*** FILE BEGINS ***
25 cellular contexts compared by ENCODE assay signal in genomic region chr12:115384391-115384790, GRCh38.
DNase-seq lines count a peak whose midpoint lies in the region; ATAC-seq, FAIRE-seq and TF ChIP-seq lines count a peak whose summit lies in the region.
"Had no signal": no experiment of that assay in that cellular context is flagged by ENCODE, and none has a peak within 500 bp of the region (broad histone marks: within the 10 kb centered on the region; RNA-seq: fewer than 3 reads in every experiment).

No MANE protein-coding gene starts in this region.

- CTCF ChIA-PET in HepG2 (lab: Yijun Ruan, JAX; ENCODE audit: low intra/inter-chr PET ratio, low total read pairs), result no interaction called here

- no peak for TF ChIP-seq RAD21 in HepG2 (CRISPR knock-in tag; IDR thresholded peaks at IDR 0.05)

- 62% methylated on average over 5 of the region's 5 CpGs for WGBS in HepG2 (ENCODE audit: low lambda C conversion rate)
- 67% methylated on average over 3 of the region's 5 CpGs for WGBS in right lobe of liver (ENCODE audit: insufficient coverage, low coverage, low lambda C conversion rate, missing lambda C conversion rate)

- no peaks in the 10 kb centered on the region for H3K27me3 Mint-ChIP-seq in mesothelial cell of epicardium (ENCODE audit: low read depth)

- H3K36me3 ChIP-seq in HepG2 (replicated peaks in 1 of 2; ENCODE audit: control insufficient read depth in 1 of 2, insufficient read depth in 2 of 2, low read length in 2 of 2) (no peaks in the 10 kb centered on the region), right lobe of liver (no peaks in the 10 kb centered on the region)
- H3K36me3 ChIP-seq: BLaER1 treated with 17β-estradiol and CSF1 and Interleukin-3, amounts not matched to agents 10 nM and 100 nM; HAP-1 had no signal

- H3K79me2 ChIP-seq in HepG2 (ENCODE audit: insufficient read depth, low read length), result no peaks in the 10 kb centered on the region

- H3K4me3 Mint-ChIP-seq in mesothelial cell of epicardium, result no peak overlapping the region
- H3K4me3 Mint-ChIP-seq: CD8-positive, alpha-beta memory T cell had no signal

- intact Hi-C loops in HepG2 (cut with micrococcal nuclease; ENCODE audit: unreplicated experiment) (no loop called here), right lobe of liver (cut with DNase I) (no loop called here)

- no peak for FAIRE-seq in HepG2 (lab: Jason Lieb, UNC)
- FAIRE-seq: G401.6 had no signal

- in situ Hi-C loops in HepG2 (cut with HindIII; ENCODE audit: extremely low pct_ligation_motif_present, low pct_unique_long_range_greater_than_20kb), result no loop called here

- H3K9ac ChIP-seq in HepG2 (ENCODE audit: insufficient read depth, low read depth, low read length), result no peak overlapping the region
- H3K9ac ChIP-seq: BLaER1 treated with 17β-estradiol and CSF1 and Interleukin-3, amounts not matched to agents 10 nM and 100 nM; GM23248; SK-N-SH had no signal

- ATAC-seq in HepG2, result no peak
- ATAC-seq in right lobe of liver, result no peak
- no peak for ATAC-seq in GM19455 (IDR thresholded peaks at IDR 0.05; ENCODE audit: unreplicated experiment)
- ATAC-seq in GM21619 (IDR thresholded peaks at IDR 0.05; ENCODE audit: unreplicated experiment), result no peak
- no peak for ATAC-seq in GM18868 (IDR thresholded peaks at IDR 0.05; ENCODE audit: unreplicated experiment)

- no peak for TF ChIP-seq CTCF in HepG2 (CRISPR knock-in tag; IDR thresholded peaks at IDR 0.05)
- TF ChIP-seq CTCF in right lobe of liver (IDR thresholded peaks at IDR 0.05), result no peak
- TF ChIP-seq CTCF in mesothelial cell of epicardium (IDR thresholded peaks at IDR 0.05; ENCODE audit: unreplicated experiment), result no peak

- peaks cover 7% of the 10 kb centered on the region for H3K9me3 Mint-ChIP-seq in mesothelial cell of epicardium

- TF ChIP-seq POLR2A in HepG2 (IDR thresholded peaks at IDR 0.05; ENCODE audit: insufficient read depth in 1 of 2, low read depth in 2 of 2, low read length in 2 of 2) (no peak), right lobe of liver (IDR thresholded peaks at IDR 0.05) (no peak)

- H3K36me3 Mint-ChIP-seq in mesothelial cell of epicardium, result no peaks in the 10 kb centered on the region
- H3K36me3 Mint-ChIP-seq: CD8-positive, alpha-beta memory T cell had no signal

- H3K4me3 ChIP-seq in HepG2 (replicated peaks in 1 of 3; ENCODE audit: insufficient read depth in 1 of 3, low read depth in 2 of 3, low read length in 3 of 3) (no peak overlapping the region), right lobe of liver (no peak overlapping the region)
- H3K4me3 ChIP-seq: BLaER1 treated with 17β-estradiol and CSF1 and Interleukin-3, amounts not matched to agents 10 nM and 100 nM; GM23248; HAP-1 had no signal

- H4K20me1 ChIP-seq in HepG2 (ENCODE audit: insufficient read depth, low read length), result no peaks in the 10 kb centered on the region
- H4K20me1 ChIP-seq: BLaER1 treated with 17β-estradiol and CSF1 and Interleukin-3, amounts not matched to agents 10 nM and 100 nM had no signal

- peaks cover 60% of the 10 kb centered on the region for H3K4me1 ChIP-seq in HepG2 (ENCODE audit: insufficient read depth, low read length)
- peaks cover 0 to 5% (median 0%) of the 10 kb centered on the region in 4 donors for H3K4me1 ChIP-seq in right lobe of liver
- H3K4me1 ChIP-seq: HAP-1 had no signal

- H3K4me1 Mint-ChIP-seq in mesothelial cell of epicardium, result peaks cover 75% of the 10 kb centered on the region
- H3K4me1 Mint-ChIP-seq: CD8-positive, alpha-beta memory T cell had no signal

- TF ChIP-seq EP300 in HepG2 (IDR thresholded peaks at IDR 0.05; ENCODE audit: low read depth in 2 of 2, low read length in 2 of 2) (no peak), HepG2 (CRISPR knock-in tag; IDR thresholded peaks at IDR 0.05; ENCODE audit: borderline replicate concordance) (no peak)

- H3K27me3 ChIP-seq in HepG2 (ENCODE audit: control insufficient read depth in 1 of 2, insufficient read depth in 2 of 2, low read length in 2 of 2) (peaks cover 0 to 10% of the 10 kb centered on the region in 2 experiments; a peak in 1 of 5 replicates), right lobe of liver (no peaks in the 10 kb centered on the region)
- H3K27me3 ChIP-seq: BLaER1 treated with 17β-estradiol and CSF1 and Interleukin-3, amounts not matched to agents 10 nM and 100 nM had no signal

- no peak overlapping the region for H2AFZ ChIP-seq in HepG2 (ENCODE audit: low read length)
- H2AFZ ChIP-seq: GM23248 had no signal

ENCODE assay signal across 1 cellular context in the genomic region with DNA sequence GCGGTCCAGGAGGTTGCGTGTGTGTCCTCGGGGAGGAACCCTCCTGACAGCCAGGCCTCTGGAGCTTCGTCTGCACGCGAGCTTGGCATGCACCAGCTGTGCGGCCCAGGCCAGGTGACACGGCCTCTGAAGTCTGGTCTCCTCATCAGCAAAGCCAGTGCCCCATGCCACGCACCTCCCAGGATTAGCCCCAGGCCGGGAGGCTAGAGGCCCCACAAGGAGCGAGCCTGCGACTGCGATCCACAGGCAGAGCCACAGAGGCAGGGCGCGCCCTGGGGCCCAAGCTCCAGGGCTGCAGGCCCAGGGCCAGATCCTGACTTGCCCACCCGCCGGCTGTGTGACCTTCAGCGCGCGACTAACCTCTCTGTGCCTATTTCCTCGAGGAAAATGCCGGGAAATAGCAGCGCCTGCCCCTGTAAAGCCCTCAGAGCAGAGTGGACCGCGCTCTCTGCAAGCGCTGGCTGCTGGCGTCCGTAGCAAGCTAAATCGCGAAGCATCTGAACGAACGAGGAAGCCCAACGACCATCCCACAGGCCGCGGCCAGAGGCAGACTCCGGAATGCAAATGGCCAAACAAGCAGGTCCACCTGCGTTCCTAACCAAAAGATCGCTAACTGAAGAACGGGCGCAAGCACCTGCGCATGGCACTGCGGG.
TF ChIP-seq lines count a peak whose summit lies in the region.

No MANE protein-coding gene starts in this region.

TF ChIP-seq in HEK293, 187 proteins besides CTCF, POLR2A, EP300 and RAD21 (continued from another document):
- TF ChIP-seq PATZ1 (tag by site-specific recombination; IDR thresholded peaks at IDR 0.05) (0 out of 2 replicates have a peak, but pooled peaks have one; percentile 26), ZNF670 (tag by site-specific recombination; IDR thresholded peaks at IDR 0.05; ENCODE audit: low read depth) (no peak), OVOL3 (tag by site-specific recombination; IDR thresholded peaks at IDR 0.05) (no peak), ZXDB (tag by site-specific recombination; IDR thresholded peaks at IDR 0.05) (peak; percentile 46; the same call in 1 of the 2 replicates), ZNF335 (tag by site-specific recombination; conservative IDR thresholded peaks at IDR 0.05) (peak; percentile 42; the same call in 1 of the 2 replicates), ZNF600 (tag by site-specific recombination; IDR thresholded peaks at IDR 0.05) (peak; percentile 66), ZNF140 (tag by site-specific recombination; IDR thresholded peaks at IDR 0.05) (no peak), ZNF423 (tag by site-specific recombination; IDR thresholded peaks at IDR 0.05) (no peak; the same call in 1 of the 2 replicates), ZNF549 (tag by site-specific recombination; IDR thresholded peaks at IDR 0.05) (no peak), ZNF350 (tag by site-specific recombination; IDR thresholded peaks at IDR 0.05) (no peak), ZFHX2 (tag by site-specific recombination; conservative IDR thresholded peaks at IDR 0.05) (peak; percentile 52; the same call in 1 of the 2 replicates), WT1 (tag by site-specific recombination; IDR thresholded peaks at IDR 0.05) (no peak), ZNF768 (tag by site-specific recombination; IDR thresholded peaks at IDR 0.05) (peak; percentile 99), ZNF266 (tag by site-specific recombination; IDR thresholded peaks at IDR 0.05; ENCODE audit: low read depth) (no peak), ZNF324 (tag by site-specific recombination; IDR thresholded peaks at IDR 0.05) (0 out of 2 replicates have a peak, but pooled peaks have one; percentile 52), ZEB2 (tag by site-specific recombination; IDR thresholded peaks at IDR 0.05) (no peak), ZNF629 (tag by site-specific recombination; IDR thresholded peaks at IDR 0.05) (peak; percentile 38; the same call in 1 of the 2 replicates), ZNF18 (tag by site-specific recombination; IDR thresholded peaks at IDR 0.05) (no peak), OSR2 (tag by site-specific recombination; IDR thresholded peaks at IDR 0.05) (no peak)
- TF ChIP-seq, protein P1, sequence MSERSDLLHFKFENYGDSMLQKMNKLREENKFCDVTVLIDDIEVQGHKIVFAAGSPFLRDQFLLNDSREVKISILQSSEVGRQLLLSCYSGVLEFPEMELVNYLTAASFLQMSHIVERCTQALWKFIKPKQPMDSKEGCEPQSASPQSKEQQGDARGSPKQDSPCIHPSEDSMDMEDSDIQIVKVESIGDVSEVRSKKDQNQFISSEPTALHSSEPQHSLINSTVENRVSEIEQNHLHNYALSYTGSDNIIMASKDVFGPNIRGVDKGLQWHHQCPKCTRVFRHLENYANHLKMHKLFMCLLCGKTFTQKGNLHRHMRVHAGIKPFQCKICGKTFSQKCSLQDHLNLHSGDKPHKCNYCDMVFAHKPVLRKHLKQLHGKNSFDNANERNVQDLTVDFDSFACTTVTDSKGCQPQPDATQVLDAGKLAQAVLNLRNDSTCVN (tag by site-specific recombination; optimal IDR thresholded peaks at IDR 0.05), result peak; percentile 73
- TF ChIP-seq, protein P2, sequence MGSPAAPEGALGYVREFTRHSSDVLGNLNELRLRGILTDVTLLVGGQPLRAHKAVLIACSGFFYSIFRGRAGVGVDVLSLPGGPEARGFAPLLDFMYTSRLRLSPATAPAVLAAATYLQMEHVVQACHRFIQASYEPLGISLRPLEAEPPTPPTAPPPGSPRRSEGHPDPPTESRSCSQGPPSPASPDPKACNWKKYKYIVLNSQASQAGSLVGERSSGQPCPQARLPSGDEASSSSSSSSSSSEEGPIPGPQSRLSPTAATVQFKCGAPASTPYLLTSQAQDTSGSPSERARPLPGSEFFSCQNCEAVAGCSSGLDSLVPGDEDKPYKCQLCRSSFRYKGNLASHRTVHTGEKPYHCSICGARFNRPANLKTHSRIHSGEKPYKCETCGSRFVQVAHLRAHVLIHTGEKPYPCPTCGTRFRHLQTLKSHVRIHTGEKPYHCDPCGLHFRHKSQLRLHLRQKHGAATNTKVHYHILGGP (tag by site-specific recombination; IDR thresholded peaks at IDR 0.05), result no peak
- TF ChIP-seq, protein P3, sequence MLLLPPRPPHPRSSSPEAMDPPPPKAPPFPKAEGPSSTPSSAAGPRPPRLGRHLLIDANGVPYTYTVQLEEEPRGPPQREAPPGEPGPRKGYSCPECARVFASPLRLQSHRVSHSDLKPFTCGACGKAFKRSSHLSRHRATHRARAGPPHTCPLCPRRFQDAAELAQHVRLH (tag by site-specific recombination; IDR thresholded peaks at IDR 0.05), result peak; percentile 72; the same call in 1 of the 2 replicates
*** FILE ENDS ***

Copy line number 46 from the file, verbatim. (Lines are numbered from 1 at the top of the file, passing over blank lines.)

- H2AFZ ChIP-seq: GM23248 had no signal